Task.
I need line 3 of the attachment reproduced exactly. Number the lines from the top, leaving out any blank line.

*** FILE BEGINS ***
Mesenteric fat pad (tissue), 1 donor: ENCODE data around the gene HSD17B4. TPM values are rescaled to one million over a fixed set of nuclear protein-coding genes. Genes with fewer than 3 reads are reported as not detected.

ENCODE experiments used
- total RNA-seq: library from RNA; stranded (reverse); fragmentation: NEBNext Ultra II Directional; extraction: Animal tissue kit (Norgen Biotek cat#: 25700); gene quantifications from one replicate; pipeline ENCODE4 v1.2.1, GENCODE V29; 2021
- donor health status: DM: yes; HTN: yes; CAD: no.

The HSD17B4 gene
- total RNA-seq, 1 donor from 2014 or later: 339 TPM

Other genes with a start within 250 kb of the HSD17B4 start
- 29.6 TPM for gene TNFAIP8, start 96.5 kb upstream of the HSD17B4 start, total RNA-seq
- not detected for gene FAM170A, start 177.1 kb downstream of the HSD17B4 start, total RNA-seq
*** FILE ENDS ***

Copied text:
- total RNA-seq: library from RNA; stranded (reverse); fragmentation: NEBNext Ultra II Directional; extraction: Animal tissue kit (Norgen Biotek cat#: 25700); gene quantifications from one replicate; pipeline ENCODE4 v1.2.1, GENCODE V29; 2021